Button, button…

When I was writing my blog post yesterday morning I realized I’d forgotten to make a provision for attaching the top to the table base.  I kew I needed to do it, but in the excitement of getting close to glue-up I lost sight of it.

So first thing, I drew up some quick dimensions for a batch of buttons to attach the table top, and headed out to the shop in search of a suitable off cut to use in making them.  I found a piece and went to town.  The article I linked from yesterday’s post shows Christian Becksvoort making them but cutting a rabbet across a scrap and then cross-cutting.  My scrap had the grain running in the wrong direction to do that, so I set up a dado blade to cut a rabbet in the end, then cross cut it with a hand saw to length, then repeated until all my stock was gone.  Add counter-sunk holes for a #10 screw and some chamfers and they were done.  I tossed them in a bag of linseed oil for the rest of the day after I took this picture.

Table top attachment buttons

Table top attachment buttons

Then I cut some slots in the back of the skirts to receive the buttons.  I set up stop blocks on the router table and cut these to depth in two passes.  I set the distance from the edge of the skirt to the slot about 1/16″ larger than the step in the attachment button so when they are installed they will draw the table down snugly.  The slots are long enough to allow the buttons to slide about 1/8″ in either direction when the wood moves.

Test fitting the attachment buttons to the skirts

Test fitting the attachment buttons to the skirts

How would I do this without a router table?  You could certainly chop shallow mortises in the back like this, that would be simple enough.  You could also saw or plow a thin groove and use these Z-clips from Lee Valley instead of making wood blocks.  I used them on a little side table I made once and they worked out OK…  They loosened up about a year ago, but the table is about 15 years old at this point and needs some re-jabbing anyway.  I’m replacing it with the Thorsen table, and I’ll clean it up and refinish it then.

Alternate approach -- Z-Clips from Lee Valley (click picture to visit their site)

Alternate approach — Z-Clips from Lee Valley (click picture to visit their site)

Then I started the process of sanding all of the details on the legs, skirts and stretchers.  This takes a long time, it’s mostly hand work with little pieces of sandpaper to shape and blend the details.  I have the skirts mostly done and still have work to do on the legs.  Probably two more hours before I’m ready to glue up the base.  I’m working everything up to 150 grit first, then I’ll go back over everything with 180, 220 and probably 320.  It makes a big difference to my eye.  The color of the sanded wood looks much lighter because it has sawdust in the pores, I’ll clean it between grits and wipe it with water to raise the grain (san scuff sand it again) before assembly.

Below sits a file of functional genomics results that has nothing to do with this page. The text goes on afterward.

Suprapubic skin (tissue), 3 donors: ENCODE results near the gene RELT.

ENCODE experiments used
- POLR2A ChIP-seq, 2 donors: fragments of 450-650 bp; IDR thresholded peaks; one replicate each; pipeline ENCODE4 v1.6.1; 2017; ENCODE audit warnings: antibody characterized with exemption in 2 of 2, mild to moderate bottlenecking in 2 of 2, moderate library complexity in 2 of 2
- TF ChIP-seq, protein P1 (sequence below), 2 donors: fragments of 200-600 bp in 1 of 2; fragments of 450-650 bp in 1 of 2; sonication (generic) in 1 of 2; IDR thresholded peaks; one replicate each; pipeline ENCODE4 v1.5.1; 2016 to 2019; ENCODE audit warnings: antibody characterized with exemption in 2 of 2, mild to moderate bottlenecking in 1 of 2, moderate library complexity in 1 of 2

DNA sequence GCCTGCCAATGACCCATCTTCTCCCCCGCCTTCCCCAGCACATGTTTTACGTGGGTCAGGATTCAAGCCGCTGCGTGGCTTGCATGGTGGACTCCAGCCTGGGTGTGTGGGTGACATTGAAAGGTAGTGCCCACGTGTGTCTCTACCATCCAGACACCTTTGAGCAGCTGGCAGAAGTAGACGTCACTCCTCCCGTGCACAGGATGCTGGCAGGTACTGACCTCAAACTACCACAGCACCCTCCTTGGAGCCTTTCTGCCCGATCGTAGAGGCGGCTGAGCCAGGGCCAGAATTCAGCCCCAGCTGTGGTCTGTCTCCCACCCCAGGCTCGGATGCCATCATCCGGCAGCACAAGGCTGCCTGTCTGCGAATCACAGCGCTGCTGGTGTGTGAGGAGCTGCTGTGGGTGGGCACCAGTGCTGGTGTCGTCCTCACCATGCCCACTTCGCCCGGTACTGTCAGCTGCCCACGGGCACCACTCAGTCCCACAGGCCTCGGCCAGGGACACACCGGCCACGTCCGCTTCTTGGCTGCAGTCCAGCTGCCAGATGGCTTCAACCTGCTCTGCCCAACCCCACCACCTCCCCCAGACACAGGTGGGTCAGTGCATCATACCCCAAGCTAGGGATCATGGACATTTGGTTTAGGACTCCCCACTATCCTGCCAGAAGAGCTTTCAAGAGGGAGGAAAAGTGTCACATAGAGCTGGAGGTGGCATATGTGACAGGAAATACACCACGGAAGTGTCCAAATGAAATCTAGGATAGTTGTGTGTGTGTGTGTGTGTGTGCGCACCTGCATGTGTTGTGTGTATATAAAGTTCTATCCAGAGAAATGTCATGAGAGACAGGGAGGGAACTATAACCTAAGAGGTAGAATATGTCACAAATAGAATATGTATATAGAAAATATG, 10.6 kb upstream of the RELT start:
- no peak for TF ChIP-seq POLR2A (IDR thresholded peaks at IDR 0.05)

Detailing the skirts -- one skirt is untouched and the other is done to 150 grit.

Detailing the skirts — one skirt is untouched and the other is done to 150 grit.

The other pair f skirts, also to 150 grit.

The other pair f skirts, also to 150 grit.

The BBQ Update

By the way, the pulled pork came our excellent.  It was on the smoker from 11:30pm Saturday night until 5:30pm Sunday (18 hours).  You want to putt it off when the internal temperature reaches 195 degrees.  I wrapped it in foil and let it rest an hour, then shredded it with a fork and tossed it with a little BBQ sauce.  The best way to serve it is on a bun with a scoop of cole slaw in my opinion, but my family doesn’t like slaw.  Tonight, as penance for the BBQ excess, I’m sticking with brown rice and tofu…

18 hours on the smoker, just in time for dinner

18 hours on the smoker, just in time for dinner

Categories: Uncategorized | Tags: | 5 Comments

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5 thoughts on “Button, button…

  1. Eww! Thanks for this tip on the Z clips. Rockler’s clips have gotten cheap and flimsy .. note to self – always look at LV before Rockler.

  2. dans7919

    Buttons are much better way to go i think, they seem more inline with a hand crafted project. Actually they are my preferred method for joining tabletops and the like.

    • I’ve never used wooden buttons like this before — but I’m pretty happy with how they look. I remember when I used the Z-clips as I tightened the screws they wanted to swivel out of the slot. Obviously not a big deal, but these buttons certainly won’t do that.

  3. sebastian

    nice pork… looks delicious.

    one question regarding the joinery, Why not to make double tenons? or haunched tenons? the unsupported part of the skirts looks a bit large to me. Beautiful project anyway, thanks for sharing.

    • You know, that is a really, really good question.

      I saw some versions of this table that had a single tenon, maybe 4.5″ wide. The mortises intersected, which made me nervous about the strength of the legs. With the tenons the way I have them the mortises don’t intersect and should be very strong. My main concern is that there isn’t anything preventing the skirts from cupping.

      A short, wide haunch would address that, even a stub that was only 1/4″ or so long but closer to the full width. Or two tenons that were shorter so the mortises didn’t intersect.

      I believe the orientation of the tenons came from Bob Lang’s Sketchup model and book on Greene & Greene furniture. The ebony plugs are supposed to indicate where the tenons are. I’m very confident that what I have will be plenty strong, but cupping may be a risk. On the other hand, this Sapele is quarter sawn, so it will be pretty stable.

      Time will tell, if it goes wonky some day I’m sure I’ll blog about it 🙂

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